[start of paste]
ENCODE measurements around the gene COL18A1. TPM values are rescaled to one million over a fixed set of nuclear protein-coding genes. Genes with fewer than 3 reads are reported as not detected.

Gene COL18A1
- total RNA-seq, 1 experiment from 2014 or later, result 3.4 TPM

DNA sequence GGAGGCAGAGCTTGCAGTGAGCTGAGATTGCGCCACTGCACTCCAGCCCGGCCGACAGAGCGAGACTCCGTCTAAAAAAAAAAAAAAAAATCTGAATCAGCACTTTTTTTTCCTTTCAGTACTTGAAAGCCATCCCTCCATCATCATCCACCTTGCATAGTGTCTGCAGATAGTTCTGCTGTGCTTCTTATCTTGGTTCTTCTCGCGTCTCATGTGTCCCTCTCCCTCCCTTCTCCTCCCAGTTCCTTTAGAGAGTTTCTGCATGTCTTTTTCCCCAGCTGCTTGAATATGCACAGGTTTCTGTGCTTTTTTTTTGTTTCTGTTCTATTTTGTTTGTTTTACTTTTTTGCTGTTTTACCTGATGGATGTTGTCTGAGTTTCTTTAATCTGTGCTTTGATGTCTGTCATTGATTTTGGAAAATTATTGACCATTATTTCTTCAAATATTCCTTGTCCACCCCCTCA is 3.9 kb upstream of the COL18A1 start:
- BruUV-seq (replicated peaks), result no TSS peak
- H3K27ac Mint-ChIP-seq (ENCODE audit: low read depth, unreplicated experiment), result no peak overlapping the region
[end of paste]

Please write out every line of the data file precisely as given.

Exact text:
ENCODE measurements around the gene COL18A1. TPM values are rescaled to one million over a fixed set of nuclear protein-coding genes. Genes with fewer than 3 reads are reported as not detected.

Gene COL18A1
- total RNA-seq, 1 experiment from 2014 or later, result 3.4 TPM

DNA sequence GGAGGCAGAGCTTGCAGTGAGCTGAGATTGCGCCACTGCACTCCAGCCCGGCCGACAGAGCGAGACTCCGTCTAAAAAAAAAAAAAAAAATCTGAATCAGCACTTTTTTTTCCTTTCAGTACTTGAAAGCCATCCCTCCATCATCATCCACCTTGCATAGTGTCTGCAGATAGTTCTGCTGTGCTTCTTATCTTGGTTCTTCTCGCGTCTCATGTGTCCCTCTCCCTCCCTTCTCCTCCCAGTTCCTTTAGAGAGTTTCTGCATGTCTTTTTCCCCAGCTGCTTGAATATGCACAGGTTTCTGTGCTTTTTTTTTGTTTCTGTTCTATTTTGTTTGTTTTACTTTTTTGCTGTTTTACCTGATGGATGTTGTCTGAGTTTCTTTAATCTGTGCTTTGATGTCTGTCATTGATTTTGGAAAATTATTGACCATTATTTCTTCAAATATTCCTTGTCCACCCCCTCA is 3.9 kb upstream of the COL18A1 start:
- BruUV-seq (replicated peaks), result no TSS peak
- H3K27ac Mint-ChIP-seq (ENCODE audit: low read depth, unreplicated experiment), result no peak overlapping the region